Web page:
EA How do you manage to continue a critical curatorial practice during this time of crisis and war?

BG What is extraordinary about Ukraine is that Ukrainians and their artists remain critical. From a curatorial point of view, you actually just have to support what is already there. I think this critical regard is at the core of what it means to be Ukrainian. Even in a country where right now there is extraordinary unity, it doesn't mean that everybody agrees about everything, or that difficult questions shouldn't be asked. Giving space to difficult questions is exactly what a museum should do today, though you tread a fine line, of course. When we re-opened the museum in June 2022 our team went through every work with the present situation in mind. Many of these works, for instance, asked questions about the role of women in a time of war. In 'UNITED', the exhibition that we have currently in Kyiv there are artists who use the Russian language, and an artist who questions what a hero means. These are incredibly painful questions for Ukrainians, and we have to deal with an audience who disagrees with both the subject and the use of language. But it’s our task right now, to make sure that Ukraine keeps a critical open spirit, even while the country is under assault.

'Russian War Crimes', 2022, installation view. Courtesy: © Pinchuk Art Centre; photograph: Sergey Illin

EA Now that the war is entering its second year and we’re beginning to see symptoms of war fatigue in the countries that have supported Ukraine, how do you keep the conversation alive?

BG I think it’s a shared responsibility rather than one just for the PAC or Ukraine. I believe that 2014 to 2015 was a missed opportunity for many European institutions. There was a short period of attention to Ukrainian culture because of the war that was launched at that time, but it didn't translate into real understanding and engagement. Today we don’t need a short burst of intense attention, we need a systematic engagement with Ukraine over many years. This means incorporating Ukrainian art into international collections, so that it becomes a subject of academic research and institutional work, and part of European cultural history. It also means proactively engaging with contemporary Ukrainian artists. As an art centre, we can be extremely helpful with this because we have a local competence that we can share – indeed we already share it with many institutions.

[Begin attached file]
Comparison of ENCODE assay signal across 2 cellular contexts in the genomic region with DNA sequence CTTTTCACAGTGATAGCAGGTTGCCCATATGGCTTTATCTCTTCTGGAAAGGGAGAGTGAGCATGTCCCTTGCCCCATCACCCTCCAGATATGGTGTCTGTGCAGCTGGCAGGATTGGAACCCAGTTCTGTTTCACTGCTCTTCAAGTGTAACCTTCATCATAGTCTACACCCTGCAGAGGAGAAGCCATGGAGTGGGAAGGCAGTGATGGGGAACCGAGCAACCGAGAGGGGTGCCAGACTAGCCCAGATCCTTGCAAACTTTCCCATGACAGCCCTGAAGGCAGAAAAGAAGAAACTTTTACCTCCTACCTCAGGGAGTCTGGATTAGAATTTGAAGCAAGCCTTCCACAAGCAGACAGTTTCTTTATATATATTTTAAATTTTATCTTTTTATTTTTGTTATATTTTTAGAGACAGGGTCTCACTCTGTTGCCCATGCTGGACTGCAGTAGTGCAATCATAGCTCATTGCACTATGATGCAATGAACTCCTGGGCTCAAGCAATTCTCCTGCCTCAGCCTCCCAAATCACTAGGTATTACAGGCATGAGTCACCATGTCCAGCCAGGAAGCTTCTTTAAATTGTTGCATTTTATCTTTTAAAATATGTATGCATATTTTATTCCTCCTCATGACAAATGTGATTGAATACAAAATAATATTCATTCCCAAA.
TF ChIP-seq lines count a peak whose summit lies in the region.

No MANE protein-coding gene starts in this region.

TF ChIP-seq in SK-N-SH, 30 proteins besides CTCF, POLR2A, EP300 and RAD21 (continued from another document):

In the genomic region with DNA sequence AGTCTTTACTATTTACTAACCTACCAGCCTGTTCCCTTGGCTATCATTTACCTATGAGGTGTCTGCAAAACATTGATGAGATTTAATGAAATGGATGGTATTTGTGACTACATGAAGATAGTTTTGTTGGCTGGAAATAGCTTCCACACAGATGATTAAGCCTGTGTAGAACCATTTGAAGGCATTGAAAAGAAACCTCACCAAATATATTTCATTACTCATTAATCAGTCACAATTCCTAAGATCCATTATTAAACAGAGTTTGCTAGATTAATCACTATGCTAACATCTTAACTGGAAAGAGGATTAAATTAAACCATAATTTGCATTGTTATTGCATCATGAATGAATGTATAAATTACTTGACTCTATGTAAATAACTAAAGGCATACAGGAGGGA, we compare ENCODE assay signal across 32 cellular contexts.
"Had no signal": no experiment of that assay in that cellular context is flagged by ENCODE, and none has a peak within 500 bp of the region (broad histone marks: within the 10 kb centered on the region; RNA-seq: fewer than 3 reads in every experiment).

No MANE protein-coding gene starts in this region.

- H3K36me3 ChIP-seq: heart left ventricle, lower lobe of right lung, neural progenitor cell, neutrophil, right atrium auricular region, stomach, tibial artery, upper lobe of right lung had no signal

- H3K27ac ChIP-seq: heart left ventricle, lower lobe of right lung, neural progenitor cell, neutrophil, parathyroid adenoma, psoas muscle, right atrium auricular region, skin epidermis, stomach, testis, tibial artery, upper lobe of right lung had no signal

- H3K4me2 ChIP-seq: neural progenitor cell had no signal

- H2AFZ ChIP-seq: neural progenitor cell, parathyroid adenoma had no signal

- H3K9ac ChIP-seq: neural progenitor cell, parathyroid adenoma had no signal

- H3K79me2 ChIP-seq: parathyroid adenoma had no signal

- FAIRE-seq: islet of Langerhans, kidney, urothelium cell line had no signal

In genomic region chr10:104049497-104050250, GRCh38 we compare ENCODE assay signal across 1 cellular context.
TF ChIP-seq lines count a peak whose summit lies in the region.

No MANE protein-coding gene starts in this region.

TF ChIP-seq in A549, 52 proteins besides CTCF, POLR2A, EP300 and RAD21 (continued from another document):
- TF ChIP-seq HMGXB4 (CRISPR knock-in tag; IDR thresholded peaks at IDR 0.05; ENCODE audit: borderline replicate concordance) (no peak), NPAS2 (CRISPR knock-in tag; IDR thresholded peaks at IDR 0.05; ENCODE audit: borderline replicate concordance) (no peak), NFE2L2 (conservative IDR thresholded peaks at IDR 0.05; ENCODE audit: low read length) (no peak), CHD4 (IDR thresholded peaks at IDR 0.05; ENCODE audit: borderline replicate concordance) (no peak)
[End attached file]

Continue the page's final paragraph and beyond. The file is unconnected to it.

'Russian War Crimes', 2022, installation view. Courtesy: © Pinchuk Art Centre; photography: Sergey Illin

If you think about this war having started in 2014, and still in 2022 nobody knew anything about Ukraine – which is true of our neighbours in Berlin – then there is a fundamental problem there. Something does not add up. That mistake of 2014, 2015, which was a collective mistake, should not be repeated.

EA What are you planning for the rest of the year given that the circumstances can change at any minute?

BG The term I keep repeating to my team is ‘elasticity’. You have to be very elastic, which means planning for the best but being ready for the worst. In this case, we are planning a double exhibition in summer, inviting Zhanna Kadyrova and JR, which is in line with our original idea of what the art centre should do. Every exhibition is a breath of fresh air that goes through society. It has a real impact.

Pavla Nikitina, One–February, two–March, three–April, four–May..., 2022, photopolymer. Courtesy: the artist and © Pinchuk Art Centre; photograph: Sergey Illin

We have also launched this year’s Future Generation Art Prize, which is ongoing. The applications are open and artists from all over the world are applying. We plan to open the prize exhibition in October, but we will only be able to assess if it is possible in the summer. We simply cannot predict today how the autumn and winter will look in Kyiv. In everything we do, we operate with the same elasticity. We always try to plan maximally, and then we have to be realistic about the situation.

Main image: Nikita Kadan, Difficulties of Profanation II, 2015–2022, iron, rubble, archival prints, proof of war, added objects from Kyiv and Kharkiv. Courtesy: the artist, Transit Gallery and © Pinchuk Art Centre; photograph: Pat Verbruggen